Por tanto:
El que observa al Mundo como se observa a sí mismo es capaz de controlar el Mundo;
Pero el que ama al Mundo como se ama a sí mismo es capaz de dirigir el Mundo."
-  Translated by Antonio Rivas Gonzálvez, 1998, Tao Te Ching, Capítulo 13

 

 

 

 

Lao Tzu, Lao Zi

 

 

Next Chapter of the Tao Te Ching #14

Previous Chapter of the Tao Te Ching #12

Chapter and Thematic Index to the Tao Te Ching 

 

 

 

 

 

Tao Te Ching
Commentary, Interpretations, Research Tools, Resources
Chapter 13

 

Daodejing by Laozi: Chapters with Chinese characters, seal script, detailed word by word concordance, Pinyin (tone#), German, French and English.  This is an outstanding resource for serious students of the Tao Te Ching


Yellow Bridge Dao De Jing Comparison Table   Provides side by side comparisons of translations of the Tao Te Ching by James Legge, D. T. Suzuki, and Dwight Goddard.  Chinese characters for each paragraph in the Chapter are on the left; place your cursor over the Chinese characters to see the Hanyu Pinyin (1982) Romanization of the Chinese character and a list of meanings.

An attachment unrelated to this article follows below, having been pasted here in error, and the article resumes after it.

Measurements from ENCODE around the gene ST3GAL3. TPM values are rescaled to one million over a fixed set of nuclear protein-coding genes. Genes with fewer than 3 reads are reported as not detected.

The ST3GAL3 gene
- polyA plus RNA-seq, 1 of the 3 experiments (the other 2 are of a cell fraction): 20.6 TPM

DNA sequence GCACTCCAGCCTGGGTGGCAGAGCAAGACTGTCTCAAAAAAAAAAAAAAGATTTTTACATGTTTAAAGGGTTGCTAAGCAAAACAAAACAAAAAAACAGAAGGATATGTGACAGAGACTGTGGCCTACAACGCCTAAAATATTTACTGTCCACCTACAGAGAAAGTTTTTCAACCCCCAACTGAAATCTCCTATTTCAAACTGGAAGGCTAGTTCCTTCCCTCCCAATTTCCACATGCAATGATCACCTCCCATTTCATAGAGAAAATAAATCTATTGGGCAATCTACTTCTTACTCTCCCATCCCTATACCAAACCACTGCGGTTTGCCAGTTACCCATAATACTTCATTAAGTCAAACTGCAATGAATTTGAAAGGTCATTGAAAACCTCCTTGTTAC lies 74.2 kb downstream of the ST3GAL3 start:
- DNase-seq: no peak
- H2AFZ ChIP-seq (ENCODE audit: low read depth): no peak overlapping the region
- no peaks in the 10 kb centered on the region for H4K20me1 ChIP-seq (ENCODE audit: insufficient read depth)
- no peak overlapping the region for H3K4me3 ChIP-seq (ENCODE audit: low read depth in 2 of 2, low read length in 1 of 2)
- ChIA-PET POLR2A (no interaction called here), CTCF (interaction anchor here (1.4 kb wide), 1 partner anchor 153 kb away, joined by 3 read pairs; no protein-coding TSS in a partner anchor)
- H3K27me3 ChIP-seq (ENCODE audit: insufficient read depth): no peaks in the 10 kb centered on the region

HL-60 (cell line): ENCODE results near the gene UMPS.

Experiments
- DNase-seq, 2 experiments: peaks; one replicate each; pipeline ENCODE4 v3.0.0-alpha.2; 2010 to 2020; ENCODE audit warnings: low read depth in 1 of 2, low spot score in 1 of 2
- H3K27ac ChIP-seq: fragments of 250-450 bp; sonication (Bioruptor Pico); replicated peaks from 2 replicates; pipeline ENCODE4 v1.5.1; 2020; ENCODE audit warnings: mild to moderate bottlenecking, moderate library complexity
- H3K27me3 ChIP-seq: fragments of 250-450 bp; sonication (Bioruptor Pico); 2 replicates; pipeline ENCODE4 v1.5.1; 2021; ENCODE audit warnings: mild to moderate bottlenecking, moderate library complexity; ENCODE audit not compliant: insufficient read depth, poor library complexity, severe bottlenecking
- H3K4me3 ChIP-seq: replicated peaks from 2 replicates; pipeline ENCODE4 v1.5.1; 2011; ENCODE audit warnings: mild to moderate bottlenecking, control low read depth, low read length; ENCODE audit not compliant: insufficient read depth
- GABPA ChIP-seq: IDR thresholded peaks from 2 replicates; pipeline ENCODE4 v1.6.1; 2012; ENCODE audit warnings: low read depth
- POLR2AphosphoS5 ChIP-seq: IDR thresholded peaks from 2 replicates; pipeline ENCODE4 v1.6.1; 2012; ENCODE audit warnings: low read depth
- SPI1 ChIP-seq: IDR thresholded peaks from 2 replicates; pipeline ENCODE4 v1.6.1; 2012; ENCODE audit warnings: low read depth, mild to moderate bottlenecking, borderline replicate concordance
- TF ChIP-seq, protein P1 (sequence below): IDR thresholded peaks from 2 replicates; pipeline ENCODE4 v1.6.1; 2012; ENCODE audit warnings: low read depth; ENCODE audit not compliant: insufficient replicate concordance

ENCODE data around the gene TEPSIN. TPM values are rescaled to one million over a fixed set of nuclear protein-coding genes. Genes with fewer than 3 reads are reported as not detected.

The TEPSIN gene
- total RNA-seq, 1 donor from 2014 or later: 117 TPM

Center Tao.  Includes a brief commentary on each Chapter.  A keyword glossary for each chapter is provided. 


Tao Te Ching Commentaries - Google Search 


Tao Te Ching in Chinese characters, Hanyu Pinyin (1982) Romanization, English and German by Dr. Hilmar Alquiros. 


Translators' Index, Tao Te Ching Translators Sorted Alphabetically by Translator, Links to Books and Online Versions


Taoism and the Tao Te Ching: Bibliography, Resources, Links